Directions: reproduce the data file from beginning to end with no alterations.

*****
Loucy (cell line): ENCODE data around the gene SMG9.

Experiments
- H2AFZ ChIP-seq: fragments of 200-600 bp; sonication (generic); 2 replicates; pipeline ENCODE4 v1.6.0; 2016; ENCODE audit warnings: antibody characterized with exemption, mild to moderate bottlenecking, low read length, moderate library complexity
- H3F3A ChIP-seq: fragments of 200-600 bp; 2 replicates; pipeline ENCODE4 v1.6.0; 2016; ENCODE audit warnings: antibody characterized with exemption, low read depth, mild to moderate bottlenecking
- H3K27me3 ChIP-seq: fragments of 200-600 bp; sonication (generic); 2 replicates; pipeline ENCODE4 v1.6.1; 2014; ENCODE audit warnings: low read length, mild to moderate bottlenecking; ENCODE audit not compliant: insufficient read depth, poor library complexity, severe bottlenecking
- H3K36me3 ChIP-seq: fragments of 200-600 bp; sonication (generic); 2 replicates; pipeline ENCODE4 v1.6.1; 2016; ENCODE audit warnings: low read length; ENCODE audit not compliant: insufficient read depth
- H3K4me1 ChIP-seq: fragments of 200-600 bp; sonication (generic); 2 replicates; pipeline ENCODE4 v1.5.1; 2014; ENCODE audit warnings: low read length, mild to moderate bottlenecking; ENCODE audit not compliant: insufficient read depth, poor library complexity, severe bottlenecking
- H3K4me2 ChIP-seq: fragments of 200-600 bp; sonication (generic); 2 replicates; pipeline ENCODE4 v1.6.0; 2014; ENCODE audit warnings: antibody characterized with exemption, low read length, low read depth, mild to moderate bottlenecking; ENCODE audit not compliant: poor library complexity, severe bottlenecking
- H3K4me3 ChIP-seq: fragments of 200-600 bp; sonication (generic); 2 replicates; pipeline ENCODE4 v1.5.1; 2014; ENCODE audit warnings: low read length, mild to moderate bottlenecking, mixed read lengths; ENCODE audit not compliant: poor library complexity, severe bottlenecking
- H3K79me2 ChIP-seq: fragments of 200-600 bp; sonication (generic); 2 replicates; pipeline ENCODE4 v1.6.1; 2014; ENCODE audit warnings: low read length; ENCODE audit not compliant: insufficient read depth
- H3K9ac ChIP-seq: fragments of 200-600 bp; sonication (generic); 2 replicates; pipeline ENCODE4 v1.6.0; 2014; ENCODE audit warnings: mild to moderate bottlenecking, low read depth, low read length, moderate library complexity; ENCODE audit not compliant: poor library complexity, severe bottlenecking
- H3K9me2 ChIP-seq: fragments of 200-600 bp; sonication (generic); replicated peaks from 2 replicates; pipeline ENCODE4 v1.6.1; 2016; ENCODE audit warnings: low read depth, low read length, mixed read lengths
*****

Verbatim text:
Loucy (cell line): ENCODE data around the gene SMG9.

Experiments
- H2AFZ ChIP-seq: fragments of 200-600 bp; sonication (generic); 2 replicates; pipeline ENCODE4 v1.6.0; 2016; ENCODE audit warnings: antibody characterized with exemption, mild to moderate bottlenecking, low read length, moderate library complexity
- H3F3A ChIP-seq: fragments of 200-600 bp; 2 replicates; pipeline ENCODE4 v1.6.0; 2016; ENCODE audit warnings: antibody characterized with exemption, low read depth, mild to moderate bottlenecking
- H3K27me3 ChIP-seq: fragments of 200-600 bp; sonication (generic); 2 replicates; pipeline ENCODE4 v1.6.1; 2014; ENCODE audit warnings: low read length, mild to moderate bottlenecking; ENCODE audit not compliant: insufficient read depth, poor library complexity, severe bottlenecking
- H3K36me3 ChIP-seq: fragments of 200-600 bp; sonication (generic); 2 replicates; pipeline ENCODE4 v1.6.1; 2016; ENCODE audit warnings: low read length; ENCODE audit not compliant: insufficient read depth
- H3K4me1 ChIP-seq: fragments of 200-600 bp; sonication (generic); 2 replicates; pipeline ENCODE4 v1.5.1; 2014; ENCODE audit warnings: low read length, mild to moderate bottlenecking; ENCODE audit not compliant: insufficient read depth, poor library complexity, severe bottlenecking
- H3K4me2 ChIP-seq: fragments of 200-600 bp; sonication (generic); 2 replicates; pipeline ENCODE4 v1.6.0; 2014; ENCODE audit warnings: antibody characterized with exemption, low read length, low read depth, mild to moderate bottlenecking; ENCODE audit not compliant: poor library complexity, severe bottlenecking
- H3K4me3 ChIP-seq: fragments of 200-600 bp; sonication (generic); 2 replicates; pipeline ENCODE4 v1.5.1; 2014; ENCODE audit warnings: low read length, mild to moderate bottlenecking, mixed read lengths; ENCODE audit not compliant: poor library complexity, severe bottlenecking
- H3K79me2 ChIP-seq: fragments of 200-600 bp; sonication (generic); 2 replicates; pipeline ENCODE4 v1.6.1; 2014; ENCODE audit warnings: low read length; ENCODE audit not compliant: insufficient read depth
- H3K9ac ChIP-seq: fragments of 200-600 bp; sonication (generic); 2 replicates; pipeline ENCODE4 v1.6.0; 2014; ENCODE audit warnings: mild to moderate bottlenecking, low read depth, low read length, moderate library complexity; ENCODE audit not compliant: poor library complexity, severe bottlenecking
- H3K9me2 ChIP-seq: fragments of 200-600 bp; sonication (generic); replicated peaks from 2 replicates; pipeline ENCODE4 v1.6.1; 2016; ENCODE audit warnings: low read depth, low read length, mixed read lengths